The German Heilpraktiker has been the subject of several of my posts. Some claim that it is an example of a well-established and well-regulated profession. Others insist that it is a menace endangering public health in Germany.
Who is right?
One answer might be found by looking at the training the German Heilpraktiker receives.
In Germany, non-medical practitioners (NMPs; or ‘Heilpraktiker’) offer a broad range of so-called alternative medicine (SCAM) methods. The aim of this investigation was to characterize schools for NMPs in Germany in terms of basic (medical) training and advanced education.
The researchers found 165 schools for NMPs in a systematic web-based search. As the medical board examination NMPs must take before building a practice exclusively tests their knowledge in conventional medicine, schools hardly include training in SCAM methods. Only a few schools offered education in SCAM methods in their NMP training. Although NMP associations framed requirements for NMP education, 83.0% (137/165) of schools did not meet these requirements.
The authors concluded that patients and physicians should be aware of the lack of training and consequent risks, such as harm to the body, delay of necessary treatment, and interaction with conventional drugs. Disestablishing the profession of NMPs might be a reasonable step.
Other interesting facts disclosed by this investigation include the following:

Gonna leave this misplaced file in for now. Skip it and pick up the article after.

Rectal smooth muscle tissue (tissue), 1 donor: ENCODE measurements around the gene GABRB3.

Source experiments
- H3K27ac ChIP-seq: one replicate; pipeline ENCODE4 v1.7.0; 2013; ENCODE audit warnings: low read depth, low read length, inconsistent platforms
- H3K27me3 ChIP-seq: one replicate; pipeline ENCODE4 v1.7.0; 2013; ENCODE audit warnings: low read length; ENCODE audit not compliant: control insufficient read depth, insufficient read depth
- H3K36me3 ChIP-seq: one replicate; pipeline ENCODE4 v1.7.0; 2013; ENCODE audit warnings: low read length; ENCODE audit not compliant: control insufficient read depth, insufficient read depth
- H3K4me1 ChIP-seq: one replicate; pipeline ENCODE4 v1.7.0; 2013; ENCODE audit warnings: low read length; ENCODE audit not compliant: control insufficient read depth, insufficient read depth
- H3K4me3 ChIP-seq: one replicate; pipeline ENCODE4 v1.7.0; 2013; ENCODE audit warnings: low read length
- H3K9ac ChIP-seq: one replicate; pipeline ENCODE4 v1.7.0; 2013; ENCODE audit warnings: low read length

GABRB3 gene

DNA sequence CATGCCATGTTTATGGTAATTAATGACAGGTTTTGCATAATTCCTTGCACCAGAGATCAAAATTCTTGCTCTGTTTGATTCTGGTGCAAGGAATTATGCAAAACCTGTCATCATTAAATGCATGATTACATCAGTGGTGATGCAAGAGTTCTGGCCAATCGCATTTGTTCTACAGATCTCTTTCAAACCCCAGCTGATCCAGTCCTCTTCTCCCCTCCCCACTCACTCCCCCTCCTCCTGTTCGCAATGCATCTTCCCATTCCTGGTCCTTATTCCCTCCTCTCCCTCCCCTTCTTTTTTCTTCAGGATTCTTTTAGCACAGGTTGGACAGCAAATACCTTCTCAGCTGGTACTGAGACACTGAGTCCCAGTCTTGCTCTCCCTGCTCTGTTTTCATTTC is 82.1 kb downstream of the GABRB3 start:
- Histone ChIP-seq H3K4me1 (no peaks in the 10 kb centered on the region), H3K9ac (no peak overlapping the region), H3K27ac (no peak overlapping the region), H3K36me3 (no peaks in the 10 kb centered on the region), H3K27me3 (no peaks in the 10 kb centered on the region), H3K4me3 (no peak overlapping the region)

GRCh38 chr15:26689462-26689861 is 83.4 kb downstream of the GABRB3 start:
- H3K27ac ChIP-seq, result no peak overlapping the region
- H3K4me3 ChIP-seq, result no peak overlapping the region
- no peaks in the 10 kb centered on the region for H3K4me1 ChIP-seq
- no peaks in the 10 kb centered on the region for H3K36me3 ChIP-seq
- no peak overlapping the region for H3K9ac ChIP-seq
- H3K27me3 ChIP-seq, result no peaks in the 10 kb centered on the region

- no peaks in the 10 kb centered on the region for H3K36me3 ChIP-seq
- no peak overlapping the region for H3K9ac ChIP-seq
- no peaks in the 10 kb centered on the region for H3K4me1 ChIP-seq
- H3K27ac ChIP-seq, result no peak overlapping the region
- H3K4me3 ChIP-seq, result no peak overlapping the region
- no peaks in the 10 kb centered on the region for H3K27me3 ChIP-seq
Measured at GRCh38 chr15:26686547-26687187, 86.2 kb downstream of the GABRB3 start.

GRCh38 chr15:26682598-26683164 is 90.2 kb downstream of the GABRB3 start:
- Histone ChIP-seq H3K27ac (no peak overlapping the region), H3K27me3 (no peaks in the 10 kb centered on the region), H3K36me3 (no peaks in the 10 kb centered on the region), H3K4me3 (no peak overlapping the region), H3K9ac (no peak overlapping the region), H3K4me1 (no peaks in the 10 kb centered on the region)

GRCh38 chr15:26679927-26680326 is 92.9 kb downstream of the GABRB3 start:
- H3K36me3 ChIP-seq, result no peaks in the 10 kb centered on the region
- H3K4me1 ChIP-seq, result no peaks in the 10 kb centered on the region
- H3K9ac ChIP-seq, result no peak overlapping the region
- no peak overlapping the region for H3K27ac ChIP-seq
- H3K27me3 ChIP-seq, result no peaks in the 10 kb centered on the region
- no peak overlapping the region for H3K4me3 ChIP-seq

- There is no mandatory training for NMPs. Some attend schools but many do not and prefer to learn exclusively from books.
- The training programs of the NMP schools comprise an average of 7.4 hours per week of classroom teaching for an average of 27.1 months.
- Course participants thus complete an average of ~600 hours of training. (A degree in medicine takes an average of 12.9 semesters. With a weekly working time of 38.9 hours, this amounts to ~15,000 hours of training excluding internships etc.)
- Three-quarters of all NMP schools do not offer any practical teaching units.
- If training programs do contain practical instruction, it is usually limited to individual weekend workshops in which the measurement of vital data, physical examinations, and injections and infusions are practiced.
- The exam that NMPs have to pass consists of a written test with sixty multiple-choice questions and a 30 to 60-minute interview on case studies.
- The examination covers professional and legal anatomical and physiological basics, methods of anamnesis and diagnosis, the significance of basic laboratory values as well as practice hygiene and disinfection.
- Not included are competence in pharmacology, pathophysiology, biochemistry, microbiology, human genetics and immunology.
- The average 600 hours of training of an NMP is thus ~5% of that of a medical student.
- If an NMP fails the exam, she can repeat it as often as she needs to pass.
- The day after the exam, an NMP can open her own practice and is allowed (with only very few exceptions) to do most of what proper doctors do.
So are NMPs a danger to public health in Germany?
I let you answer this question yourself.
When Germans drive a €80000 BMW, they only let experienced mechatronics engineer in their specialist workshop carry out maintenance or repairs.